Recording and translated lyrics from Mexican-American Border Music, Volume 1, Pioneer Recording Artists 1928-1958 (Arhoolie/Folklyric, 1994)

En solidaridad con Sam y Concestino.

August 11, 2016


The two volumes of Rockaphilly released in the UK on Rollercoaster Records in 1978 and 1980 collect recordings from 1954-1965 on Philadelphia's Arcade Records and show a pretty rich music scene in and around Philly at the time, even referring to the city as "the East Coast's own Little Nashvillle." Well... maybe, but besides the great music, there are some historically interesting artifacts including the original version of Rock Around the Clock, later covered by Bill Haley. Many of the artists revolved in the Haley orbit and various permutations of the Comets show up under different names (but no Joey Welz here). And Al Rex's topical Hydrogen Bomb: "It's a big loud noise and you're real gone.... bomb bomb, the hydrogen bomb...."

All the tracks featured on Rockaphilly are taken from the archives of Arcade Records, a small Philadelphia label launched in the early 50s by the late Jack Howard to cater for a local demand for hillbilly, novelty, and later rock 'n' roll material.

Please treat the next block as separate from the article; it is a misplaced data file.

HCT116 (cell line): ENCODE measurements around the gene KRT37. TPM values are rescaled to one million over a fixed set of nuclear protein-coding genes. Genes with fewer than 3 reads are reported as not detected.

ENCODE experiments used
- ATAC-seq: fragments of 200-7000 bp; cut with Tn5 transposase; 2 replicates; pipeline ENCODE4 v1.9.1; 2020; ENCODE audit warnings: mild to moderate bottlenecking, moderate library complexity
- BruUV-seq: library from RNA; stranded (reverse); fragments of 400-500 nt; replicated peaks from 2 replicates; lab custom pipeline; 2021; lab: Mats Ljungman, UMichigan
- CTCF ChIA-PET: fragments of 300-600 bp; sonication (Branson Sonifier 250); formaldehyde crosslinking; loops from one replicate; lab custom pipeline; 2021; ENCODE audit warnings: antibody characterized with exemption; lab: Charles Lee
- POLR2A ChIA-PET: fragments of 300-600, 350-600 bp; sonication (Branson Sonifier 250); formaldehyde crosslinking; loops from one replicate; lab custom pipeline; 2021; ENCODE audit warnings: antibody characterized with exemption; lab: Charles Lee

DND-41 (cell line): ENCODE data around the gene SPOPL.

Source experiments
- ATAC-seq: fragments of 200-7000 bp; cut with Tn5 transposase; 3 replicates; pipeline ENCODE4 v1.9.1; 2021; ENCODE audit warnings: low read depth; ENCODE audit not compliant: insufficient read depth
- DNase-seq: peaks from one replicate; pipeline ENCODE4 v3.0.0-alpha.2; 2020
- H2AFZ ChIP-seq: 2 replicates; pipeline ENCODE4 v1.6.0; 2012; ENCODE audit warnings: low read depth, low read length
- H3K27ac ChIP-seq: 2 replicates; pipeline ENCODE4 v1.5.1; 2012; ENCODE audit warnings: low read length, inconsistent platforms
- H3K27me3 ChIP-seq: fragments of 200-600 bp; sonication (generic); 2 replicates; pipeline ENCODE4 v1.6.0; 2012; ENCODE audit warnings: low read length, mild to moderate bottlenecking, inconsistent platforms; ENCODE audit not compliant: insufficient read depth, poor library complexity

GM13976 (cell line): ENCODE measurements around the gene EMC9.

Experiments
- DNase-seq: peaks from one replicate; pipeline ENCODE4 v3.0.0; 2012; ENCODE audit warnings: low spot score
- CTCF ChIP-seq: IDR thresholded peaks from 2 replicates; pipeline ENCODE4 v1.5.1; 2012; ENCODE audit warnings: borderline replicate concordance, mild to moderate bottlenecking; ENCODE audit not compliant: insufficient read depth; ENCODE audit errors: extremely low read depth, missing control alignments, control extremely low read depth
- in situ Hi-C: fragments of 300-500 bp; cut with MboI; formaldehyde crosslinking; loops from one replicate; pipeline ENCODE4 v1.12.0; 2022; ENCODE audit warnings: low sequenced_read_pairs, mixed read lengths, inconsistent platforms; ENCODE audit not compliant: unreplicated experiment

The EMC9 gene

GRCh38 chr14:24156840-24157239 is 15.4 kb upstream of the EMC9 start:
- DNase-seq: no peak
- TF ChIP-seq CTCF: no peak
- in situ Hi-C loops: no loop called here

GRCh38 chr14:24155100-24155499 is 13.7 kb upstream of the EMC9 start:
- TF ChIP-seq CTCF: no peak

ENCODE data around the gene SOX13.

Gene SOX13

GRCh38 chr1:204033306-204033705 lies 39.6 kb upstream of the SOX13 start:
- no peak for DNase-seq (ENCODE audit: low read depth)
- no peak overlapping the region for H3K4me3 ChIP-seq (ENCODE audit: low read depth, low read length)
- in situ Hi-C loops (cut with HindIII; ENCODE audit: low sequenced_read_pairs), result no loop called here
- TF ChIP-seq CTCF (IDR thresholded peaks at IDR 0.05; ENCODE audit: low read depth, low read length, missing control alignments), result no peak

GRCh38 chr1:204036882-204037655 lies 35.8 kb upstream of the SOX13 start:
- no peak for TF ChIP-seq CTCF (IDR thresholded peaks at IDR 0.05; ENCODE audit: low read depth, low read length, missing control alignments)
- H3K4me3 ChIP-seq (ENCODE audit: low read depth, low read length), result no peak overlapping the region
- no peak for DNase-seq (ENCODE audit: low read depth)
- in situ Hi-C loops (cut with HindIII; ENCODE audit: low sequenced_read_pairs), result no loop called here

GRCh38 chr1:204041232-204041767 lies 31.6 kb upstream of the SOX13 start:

Howard was an ardent country music fan who ran a printing shop in Philadelphia during the late 1940s. A well-intentioned but slightly deluded man, Howard sought a business involvement with the artists whose music he loved and in 1948, in partnership with a more opportunistic businessman named James Myers, he launched Cowboy Records, for which Bill Haley made his first solo recordings. The venture proved unsuccessful however and after a two year lapse during which Howard acted as a part-time manager to the nascent Haley, Howard launched a new label, Arcade, named after the Arcade Music Center, a record shop which Howard ran in Philly's Kensington area.
Taking his artists from local hoedowns, hillbilly radio stations and nightclubs, local sales while modest in scale, were sufficient to encourage a series of intermittent releases which stretched well into the sixties. ...
Jack fancied himself as a star-maker but in truth, apart from Bill Haley, most of the artists he launched--all solid, dependable stalwarts, did not provide Jack with the reflected glory he so earnestly craved. However we must be grateful that he did make the effort to record the wealth of local talent which existed in Pennsylvania during the late 40s and early 50s.